History at Your Fingertips
Good news for Hawaii history buffs—the entire run of The Hawaiian Journal of History, from 1967 to 2008, is now available online as a free, searchable database. An annual collection of scholarly articles published by the Hawaiian Historical Society, the Journal has long been invaluable for researchers interested in just about any conceivable aspect of life in the Islands. Now it’s become dangerously easy to lose entire afternoons picking through Hawaii’s colorful past.
Read up on everything from the deadly epidemics of 1848 and 1849 (in which more than 10,000 died of measles, whooping cough, dysentery and influenza) to the first successful introduction of coffee to the Islands (30 plants established in Manoa Valley in 1825) to the bustling red-light district that existed in Chinatown during World War II (going rate $2 for locals, $3 for servicemen). Sovereignty, statehood, land issues, the plantation era—it’s all here.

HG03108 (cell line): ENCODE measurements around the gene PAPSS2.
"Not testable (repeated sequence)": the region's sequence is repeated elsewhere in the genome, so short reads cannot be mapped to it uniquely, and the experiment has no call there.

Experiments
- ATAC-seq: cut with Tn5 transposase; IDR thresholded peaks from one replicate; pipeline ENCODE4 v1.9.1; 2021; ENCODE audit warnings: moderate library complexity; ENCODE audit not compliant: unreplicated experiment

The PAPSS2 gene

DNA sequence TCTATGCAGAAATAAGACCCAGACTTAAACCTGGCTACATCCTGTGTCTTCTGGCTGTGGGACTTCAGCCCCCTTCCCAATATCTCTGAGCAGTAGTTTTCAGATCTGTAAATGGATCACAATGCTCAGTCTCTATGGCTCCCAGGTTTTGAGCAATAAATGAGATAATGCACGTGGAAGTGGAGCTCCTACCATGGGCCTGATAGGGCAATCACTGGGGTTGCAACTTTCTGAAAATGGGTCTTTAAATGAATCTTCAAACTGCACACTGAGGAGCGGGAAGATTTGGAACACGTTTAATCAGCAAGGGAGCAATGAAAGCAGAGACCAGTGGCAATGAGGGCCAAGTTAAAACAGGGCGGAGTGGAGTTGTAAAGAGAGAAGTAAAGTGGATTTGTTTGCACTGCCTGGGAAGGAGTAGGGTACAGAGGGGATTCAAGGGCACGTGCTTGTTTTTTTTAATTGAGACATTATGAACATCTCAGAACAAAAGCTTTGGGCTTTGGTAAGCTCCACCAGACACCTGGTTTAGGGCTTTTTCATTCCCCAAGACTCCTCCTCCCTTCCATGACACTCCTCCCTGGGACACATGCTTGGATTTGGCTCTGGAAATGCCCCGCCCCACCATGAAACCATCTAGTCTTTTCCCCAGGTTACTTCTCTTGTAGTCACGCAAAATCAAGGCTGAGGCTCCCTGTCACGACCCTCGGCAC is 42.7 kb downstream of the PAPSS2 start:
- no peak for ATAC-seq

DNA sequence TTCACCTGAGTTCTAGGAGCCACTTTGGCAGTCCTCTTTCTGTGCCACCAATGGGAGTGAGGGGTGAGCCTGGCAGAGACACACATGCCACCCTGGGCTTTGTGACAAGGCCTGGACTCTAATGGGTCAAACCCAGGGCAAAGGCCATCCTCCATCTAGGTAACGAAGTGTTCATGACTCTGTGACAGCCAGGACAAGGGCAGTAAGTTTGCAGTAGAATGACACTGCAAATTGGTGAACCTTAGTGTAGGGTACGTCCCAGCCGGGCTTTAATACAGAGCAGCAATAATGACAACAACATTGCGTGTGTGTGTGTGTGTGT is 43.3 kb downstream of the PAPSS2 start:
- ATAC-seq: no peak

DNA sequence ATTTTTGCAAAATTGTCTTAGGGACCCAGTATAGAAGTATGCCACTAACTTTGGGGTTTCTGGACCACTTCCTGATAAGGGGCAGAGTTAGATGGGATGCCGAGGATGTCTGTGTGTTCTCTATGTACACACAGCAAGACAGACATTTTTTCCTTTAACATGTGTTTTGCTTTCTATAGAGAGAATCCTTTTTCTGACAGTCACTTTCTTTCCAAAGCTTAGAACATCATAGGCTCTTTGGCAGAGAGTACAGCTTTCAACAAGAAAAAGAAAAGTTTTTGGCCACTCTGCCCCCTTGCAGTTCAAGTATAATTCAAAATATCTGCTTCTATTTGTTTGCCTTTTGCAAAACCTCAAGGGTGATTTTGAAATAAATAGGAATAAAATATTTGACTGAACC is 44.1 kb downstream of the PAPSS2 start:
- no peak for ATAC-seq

The collection is hosted by the University of Hawaii at Manoa. To start exploring, check it out here.
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